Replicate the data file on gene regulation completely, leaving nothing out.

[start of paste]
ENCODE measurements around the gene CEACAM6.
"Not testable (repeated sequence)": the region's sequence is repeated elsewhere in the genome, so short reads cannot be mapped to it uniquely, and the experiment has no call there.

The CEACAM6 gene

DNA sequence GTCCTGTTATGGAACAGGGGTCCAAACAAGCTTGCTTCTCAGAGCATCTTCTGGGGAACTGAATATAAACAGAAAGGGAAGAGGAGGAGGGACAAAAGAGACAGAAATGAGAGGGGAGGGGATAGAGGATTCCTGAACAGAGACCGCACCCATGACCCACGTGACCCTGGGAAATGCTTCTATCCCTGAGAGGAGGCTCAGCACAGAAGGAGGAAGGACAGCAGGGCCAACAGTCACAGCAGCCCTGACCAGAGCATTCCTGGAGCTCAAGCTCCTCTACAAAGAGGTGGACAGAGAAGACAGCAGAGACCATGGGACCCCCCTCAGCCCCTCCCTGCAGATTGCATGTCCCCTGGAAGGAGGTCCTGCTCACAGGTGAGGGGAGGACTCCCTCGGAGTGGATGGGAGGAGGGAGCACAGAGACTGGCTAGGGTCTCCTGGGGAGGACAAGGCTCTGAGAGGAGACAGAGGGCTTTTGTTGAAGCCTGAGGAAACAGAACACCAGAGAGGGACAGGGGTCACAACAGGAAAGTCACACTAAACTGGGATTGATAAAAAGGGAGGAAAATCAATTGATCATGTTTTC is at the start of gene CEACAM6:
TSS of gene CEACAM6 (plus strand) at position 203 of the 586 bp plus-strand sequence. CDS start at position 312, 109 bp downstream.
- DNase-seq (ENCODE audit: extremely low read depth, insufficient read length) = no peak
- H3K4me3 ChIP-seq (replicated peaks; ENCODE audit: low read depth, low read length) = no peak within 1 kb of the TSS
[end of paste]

ENCODE measurements around the gene CEACAM6.
"Not testable (repeated sequence)": the region's sequence is repeated elsewhere in the genome, so short reads cannot be mapped to it uniquely, and the experiment has no call there.

The CEACAM6 gene

DNA sequence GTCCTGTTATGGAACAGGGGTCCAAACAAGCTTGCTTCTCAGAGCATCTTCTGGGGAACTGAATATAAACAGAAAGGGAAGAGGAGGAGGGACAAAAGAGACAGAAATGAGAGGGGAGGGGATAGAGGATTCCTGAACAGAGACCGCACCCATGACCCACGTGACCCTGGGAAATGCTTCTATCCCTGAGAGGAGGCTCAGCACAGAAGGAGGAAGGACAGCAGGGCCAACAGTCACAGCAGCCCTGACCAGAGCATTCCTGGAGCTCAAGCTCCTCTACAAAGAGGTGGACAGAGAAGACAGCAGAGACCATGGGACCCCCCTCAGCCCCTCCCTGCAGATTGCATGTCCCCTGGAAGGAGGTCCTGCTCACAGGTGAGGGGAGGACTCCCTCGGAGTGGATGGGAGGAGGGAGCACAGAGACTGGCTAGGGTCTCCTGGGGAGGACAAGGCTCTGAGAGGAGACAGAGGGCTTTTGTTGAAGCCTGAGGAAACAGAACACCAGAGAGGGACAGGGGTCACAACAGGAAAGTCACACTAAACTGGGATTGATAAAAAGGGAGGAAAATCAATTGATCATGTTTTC is at the start of gene CEACAM6:
TSS of gene CEACAM6 (plus strand) at position 203 of the 586 bp plus-strand sequence. CDS start at position 312, 109 bp downstream.
- DNase-seq (ENCODE audit: extremely low read depth, insufficient read length) = no peak
- H3K4me3 ChIP-seq (replicated peaks; ENCODE audit: low read depth, low read length) = no peak within 1 kb of the TSS